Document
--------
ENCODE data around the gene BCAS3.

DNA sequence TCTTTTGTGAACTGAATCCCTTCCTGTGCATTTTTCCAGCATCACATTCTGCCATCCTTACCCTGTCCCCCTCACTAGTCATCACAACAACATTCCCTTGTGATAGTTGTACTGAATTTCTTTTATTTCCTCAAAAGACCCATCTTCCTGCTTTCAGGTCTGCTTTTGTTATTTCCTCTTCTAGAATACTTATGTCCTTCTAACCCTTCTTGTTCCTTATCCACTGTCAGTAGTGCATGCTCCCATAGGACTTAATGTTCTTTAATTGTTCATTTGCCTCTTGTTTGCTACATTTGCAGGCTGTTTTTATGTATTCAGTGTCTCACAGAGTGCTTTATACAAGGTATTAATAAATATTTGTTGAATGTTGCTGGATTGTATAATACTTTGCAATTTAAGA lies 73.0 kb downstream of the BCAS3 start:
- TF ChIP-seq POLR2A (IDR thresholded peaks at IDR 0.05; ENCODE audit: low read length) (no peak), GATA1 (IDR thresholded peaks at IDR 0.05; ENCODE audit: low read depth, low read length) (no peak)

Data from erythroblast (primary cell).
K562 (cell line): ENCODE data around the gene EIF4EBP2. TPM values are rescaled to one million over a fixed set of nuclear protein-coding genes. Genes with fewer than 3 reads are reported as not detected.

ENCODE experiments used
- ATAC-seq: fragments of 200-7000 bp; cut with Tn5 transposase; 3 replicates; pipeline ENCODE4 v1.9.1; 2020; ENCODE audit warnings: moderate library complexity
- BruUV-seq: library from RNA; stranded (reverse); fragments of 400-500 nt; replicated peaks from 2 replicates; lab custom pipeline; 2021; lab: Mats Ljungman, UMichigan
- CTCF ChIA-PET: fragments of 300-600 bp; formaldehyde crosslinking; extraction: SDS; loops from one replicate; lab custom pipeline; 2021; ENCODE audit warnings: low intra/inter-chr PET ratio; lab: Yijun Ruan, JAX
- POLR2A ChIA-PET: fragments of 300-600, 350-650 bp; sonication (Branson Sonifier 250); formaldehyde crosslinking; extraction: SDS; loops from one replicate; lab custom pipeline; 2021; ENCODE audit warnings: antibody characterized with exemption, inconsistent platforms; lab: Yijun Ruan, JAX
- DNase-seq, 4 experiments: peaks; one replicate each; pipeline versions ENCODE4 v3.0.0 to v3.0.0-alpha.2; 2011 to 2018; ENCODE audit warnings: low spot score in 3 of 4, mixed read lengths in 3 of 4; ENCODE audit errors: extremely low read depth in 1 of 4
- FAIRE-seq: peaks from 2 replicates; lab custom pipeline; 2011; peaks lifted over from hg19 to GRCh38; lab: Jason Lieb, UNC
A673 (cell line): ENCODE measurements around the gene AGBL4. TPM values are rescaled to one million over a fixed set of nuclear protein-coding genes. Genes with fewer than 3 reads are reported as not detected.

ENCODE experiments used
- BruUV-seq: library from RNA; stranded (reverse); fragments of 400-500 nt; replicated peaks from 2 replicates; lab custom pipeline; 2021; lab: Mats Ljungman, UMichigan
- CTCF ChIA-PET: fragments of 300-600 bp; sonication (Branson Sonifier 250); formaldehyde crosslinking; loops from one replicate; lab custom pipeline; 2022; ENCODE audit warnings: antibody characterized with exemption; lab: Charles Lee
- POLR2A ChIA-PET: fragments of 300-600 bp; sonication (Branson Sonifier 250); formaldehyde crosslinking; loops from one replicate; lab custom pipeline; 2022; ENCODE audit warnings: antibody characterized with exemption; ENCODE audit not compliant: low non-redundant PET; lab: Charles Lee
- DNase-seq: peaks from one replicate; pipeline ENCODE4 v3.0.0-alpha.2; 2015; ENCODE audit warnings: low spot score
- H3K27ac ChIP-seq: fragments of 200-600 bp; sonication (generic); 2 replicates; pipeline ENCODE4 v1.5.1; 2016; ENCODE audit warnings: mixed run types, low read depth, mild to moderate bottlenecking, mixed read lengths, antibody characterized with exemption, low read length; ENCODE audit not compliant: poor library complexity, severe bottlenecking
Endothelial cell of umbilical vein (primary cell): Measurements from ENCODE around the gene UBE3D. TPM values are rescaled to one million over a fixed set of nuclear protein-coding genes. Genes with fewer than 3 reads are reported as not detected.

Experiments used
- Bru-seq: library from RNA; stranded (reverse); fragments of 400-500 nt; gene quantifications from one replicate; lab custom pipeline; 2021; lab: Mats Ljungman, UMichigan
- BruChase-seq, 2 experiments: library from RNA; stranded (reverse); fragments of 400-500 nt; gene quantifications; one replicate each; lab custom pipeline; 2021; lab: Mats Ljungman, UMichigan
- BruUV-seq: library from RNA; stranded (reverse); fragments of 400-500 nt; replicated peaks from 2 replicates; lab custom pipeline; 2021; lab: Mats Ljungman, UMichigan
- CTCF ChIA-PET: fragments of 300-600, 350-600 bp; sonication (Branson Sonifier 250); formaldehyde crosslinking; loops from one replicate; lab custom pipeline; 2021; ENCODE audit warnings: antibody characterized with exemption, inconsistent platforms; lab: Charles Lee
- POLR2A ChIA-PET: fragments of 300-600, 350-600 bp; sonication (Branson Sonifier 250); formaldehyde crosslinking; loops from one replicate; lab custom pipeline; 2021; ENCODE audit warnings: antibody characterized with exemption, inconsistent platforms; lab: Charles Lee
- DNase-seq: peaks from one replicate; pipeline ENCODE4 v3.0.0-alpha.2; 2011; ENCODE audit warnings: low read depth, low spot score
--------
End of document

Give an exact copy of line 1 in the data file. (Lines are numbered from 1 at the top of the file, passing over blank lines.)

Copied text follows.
ENCODE data around the gene BCAS3.